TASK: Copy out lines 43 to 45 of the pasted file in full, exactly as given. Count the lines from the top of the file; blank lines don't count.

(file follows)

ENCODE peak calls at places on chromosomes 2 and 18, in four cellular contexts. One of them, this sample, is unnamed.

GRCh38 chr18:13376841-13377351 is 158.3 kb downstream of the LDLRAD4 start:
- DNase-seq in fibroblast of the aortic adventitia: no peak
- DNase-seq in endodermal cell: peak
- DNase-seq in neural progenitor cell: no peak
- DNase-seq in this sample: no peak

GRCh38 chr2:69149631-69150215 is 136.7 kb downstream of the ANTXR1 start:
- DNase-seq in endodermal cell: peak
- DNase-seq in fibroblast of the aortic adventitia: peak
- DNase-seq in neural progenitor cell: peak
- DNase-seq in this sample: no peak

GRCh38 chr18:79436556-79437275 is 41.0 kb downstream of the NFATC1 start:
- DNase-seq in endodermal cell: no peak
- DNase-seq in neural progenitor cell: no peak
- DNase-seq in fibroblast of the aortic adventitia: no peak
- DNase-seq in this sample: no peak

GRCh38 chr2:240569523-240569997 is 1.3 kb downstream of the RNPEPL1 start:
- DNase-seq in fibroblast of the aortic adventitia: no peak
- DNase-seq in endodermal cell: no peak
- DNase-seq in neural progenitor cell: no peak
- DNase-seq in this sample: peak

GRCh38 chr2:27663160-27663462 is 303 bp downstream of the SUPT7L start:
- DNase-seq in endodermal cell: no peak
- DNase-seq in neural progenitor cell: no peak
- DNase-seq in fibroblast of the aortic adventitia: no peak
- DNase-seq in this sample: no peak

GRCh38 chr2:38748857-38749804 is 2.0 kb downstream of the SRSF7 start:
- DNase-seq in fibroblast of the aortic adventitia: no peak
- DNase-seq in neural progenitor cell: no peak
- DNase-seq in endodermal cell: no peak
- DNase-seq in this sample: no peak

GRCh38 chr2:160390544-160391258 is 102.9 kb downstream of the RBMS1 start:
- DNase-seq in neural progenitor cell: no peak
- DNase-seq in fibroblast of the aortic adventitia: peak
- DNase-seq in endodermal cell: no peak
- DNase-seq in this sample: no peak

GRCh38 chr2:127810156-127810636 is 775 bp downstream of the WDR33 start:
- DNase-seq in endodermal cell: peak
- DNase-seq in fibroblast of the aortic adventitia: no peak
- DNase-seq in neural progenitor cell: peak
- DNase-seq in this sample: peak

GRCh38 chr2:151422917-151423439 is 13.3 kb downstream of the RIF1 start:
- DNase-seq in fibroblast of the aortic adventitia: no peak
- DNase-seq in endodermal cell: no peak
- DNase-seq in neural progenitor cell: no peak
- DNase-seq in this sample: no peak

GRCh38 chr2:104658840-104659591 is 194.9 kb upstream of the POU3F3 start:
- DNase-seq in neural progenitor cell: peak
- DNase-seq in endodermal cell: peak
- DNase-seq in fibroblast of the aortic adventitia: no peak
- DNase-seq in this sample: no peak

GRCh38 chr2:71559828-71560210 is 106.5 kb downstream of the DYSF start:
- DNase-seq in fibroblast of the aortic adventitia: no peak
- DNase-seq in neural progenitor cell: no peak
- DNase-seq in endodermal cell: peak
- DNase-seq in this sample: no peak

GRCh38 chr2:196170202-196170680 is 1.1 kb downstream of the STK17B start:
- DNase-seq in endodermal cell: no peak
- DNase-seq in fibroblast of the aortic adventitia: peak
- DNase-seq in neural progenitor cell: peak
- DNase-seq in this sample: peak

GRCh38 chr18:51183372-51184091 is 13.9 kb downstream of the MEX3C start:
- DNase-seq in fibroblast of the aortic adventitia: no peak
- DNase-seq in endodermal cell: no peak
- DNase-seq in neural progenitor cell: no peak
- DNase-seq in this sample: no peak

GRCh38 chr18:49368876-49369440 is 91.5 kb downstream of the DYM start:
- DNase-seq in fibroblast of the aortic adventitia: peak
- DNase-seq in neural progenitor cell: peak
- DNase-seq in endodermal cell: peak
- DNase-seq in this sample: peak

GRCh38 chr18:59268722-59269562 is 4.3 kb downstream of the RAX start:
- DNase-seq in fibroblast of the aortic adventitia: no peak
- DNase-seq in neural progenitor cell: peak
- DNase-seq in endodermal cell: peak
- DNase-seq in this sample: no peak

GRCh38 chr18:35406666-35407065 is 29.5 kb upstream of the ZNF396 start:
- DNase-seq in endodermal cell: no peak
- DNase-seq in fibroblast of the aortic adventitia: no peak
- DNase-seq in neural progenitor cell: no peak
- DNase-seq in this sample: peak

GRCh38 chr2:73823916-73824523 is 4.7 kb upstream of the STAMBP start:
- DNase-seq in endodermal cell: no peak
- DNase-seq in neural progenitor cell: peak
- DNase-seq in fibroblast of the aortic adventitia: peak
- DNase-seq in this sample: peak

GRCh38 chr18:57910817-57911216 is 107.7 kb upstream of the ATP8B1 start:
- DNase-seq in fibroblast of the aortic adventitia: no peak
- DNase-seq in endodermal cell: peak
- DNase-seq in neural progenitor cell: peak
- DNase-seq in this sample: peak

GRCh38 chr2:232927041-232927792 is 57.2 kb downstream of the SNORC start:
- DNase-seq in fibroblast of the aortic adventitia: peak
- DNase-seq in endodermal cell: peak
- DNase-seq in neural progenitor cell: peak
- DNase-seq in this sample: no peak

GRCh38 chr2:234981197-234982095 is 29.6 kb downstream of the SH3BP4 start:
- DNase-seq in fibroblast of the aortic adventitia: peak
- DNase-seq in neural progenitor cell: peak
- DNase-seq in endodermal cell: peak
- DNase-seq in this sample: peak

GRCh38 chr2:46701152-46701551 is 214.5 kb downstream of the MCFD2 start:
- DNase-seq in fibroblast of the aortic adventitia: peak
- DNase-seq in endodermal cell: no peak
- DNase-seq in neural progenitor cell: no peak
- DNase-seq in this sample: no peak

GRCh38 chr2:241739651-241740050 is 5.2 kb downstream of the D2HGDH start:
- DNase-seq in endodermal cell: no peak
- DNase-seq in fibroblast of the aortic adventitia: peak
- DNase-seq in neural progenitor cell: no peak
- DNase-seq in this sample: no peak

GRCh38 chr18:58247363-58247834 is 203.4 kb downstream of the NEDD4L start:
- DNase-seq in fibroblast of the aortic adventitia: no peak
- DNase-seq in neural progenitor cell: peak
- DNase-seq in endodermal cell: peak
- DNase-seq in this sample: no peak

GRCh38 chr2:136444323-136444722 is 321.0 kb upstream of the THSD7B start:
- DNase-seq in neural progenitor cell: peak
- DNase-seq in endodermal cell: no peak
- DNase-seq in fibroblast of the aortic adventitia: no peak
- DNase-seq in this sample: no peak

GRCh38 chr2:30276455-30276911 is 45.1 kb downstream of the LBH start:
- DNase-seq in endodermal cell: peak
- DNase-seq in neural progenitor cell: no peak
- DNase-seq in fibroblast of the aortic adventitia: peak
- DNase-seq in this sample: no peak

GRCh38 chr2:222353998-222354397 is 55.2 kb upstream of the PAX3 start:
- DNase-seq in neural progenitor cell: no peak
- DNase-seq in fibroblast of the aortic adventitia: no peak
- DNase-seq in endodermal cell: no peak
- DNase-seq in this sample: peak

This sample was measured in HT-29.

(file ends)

- DNase-seq in fibroblast of the aortic adventitia: no peak
- DNase-seq in endodermal cell: no peak
- DNase-seq in neural progenitor cell: no peak